Relaxed: Recommended for people with wider legs, the relaxed fit will open up around the thighs, providing extra room from the waist to the knee. The calf of the relaxed fit jeans can either widen towards the bottom or stay straight coming down depending on the brand of jeans. These jeans are perfect for both comfort and play.

Skinny: Basically, the skinny cut is just an exaggerated slim fit. They are extra thin around both the thighs and calves to show off the lower figure of the person wearing them. Everyone can point out a pair of skinny jeans when they see them, so there is no need to go into further explanation. (Not shown on chart)

Screen Shot 2014-11-18 at 1.52.03 PM
*Yes, it does exist

And there you have it. Now you’re all experts and know the difference between all of the different cuts and styles. Thanks for reading everyone, and be sure to like, comment, or share if you like it.


Fashion Trends That Never Will/Should Come Back. Ever.

Clothes can be a wonderful thing. They let us express who we are through the material we wear on our bodies. As time passes, so do the styles of their clothes. We have taken a look at some of the best options for your personal wardrobe, but now we’re going to shake things up a bit. We would like to discuss some of the worst fashion trends in history. Some of these fads have only lasted a few years, while others have lasted centuries. Let’s begin.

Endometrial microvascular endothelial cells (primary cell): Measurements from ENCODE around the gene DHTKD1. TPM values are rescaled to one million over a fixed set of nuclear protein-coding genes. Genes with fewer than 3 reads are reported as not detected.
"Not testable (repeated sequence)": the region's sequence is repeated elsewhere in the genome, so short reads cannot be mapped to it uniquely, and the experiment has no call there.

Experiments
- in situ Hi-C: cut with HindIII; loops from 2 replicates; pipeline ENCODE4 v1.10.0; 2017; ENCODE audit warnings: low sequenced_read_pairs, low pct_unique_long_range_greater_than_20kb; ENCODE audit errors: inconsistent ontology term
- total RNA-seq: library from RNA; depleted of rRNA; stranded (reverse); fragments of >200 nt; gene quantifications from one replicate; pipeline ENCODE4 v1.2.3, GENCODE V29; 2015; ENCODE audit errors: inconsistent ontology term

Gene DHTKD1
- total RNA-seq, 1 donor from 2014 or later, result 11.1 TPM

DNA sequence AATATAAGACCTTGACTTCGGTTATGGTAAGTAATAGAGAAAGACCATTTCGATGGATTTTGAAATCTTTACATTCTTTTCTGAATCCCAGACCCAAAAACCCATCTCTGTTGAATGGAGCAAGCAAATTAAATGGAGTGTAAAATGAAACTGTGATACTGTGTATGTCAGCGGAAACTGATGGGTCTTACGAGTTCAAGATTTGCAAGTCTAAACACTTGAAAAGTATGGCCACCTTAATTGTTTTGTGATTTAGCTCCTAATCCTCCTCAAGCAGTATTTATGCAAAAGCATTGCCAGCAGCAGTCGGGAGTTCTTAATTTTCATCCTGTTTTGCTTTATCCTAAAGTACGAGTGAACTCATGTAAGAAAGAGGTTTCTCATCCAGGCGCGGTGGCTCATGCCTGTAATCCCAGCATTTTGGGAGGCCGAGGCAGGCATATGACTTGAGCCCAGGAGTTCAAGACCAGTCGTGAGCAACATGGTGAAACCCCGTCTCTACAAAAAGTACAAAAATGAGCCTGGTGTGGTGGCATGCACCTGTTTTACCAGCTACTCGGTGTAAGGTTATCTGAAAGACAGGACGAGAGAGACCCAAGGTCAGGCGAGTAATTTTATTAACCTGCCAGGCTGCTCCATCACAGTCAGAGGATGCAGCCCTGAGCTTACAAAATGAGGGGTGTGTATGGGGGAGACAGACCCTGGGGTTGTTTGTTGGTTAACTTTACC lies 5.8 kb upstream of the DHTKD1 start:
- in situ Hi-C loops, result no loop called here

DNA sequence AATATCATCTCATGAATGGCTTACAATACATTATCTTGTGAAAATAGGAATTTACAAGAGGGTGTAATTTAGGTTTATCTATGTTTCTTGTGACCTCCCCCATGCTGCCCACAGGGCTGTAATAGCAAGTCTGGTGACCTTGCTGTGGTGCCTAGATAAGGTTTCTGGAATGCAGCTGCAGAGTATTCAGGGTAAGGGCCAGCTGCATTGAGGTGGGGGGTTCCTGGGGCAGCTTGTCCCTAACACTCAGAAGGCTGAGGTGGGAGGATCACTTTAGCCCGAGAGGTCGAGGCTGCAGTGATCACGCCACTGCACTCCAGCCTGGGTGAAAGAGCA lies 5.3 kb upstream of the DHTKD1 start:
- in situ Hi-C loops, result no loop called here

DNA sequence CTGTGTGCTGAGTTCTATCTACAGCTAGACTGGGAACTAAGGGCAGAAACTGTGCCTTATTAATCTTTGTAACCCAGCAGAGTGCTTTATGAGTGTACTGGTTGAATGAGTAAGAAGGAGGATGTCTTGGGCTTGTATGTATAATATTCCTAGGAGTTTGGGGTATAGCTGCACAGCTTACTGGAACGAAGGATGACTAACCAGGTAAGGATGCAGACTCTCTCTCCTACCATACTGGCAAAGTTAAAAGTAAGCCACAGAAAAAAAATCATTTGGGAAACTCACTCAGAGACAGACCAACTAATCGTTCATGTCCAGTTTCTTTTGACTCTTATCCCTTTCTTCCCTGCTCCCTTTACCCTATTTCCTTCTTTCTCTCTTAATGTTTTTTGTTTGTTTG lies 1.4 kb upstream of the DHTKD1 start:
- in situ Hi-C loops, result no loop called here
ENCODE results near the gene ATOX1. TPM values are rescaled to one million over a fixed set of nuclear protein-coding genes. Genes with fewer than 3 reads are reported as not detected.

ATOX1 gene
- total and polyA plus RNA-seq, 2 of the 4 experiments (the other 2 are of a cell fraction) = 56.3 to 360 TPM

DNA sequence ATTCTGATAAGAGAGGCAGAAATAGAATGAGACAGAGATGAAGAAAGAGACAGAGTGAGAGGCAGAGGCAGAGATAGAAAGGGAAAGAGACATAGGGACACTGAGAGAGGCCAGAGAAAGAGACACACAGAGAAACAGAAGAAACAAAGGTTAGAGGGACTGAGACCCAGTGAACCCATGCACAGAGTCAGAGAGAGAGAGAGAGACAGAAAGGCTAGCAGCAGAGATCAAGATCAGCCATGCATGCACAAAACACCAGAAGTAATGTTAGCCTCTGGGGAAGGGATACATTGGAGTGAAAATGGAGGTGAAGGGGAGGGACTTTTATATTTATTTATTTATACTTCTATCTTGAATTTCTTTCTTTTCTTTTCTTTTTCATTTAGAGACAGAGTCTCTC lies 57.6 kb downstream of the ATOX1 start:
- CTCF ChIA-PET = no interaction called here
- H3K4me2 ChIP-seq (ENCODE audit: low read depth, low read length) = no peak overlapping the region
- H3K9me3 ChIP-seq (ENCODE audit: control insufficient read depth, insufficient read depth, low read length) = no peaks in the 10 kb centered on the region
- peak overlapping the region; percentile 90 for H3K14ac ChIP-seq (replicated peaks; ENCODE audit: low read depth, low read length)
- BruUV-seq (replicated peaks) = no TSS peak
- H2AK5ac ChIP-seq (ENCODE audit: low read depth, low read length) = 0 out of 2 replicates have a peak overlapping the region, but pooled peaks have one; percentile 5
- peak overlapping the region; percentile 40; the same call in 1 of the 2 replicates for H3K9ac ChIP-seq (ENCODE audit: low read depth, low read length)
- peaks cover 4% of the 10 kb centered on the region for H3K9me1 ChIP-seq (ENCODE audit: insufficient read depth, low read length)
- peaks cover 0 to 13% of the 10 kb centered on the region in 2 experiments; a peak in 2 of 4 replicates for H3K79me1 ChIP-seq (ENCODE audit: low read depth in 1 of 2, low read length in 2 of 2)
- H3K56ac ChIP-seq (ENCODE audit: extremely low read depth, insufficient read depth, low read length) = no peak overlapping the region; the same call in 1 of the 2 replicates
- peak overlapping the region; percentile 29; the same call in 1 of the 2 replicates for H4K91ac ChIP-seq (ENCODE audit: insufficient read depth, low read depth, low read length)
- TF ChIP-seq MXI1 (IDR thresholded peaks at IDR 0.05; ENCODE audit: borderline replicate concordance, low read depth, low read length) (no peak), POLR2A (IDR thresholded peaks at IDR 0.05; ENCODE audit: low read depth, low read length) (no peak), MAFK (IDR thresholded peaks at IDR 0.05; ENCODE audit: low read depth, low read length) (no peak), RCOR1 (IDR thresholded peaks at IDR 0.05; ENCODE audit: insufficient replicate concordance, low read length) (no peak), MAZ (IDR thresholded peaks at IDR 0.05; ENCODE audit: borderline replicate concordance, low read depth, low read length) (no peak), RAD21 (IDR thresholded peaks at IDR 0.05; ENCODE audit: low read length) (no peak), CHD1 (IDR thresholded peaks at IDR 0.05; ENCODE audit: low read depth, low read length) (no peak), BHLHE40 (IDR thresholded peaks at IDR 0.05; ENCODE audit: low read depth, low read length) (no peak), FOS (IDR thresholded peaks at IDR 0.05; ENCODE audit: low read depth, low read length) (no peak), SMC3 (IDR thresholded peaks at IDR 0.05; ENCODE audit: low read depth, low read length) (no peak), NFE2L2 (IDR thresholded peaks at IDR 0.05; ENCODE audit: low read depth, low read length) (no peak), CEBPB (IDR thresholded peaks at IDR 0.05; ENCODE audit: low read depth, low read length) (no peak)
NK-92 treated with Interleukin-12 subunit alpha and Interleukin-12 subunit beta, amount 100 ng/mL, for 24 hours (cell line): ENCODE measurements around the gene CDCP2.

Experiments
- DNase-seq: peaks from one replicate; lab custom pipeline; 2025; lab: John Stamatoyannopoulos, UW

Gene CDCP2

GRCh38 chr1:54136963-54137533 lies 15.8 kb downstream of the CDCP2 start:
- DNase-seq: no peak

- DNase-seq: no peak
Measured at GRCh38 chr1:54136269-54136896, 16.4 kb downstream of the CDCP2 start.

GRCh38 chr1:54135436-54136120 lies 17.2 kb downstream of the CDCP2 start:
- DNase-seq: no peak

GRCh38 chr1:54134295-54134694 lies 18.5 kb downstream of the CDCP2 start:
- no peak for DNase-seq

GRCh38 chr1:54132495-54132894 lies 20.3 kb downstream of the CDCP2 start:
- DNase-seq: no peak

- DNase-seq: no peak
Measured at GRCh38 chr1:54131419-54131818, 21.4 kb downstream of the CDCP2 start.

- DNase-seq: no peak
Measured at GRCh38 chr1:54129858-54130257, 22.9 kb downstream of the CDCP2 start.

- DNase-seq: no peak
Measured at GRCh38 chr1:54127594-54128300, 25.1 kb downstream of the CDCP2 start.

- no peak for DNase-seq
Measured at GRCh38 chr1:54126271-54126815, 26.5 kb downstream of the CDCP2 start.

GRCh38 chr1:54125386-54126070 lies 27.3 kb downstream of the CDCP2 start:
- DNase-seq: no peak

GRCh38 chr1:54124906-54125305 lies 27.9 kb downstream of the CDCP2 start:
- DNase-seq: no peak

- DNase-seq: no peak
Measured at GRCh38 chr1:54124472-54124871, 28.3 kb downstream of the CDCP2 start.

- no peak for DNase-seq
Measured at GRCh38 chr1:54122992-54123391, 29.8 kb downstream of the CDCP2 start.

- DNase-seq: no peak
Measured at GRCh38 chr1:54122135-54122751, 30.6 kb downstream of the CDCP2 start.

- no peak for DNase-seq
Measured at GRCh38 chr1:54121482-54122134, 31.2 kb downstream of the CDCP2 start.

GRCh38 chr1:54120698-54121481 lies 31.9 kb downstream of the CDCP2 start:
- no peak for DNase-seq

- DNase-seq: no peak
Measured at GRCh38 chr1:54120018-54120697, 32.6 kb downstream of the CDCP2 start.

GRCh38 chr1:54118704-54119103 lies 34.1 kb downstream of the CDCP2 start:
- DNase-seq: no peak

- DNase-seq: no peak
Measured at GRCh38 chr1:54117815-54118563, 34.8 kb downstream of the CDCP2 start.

Parachute Pants: In the beginning of the ’80s these pants rose with popularity when breakdancing started to hit the streets. All teenagers needed back then was a piece of cardboard to dance on, a boombox to bump Rockit by Herbie Hancock, and that stylish pair of parachute pants. Well, this fad didn’t even last to the mid-80’s and we’re grateful it came and went that quickly.

Extremely Ripped Jeans: This is a trend I was actually old enough to see first hand, and fortunately was never involved. This fashion statement started in the ’90s grunge era and kept pushing its limits well into the 2000’s. It started with smaller rips and ended up looking like more skin was showing than denim. Why people bought beat up and ripped jeans, we’ll never know. We can just only hope we never see it to this extent again.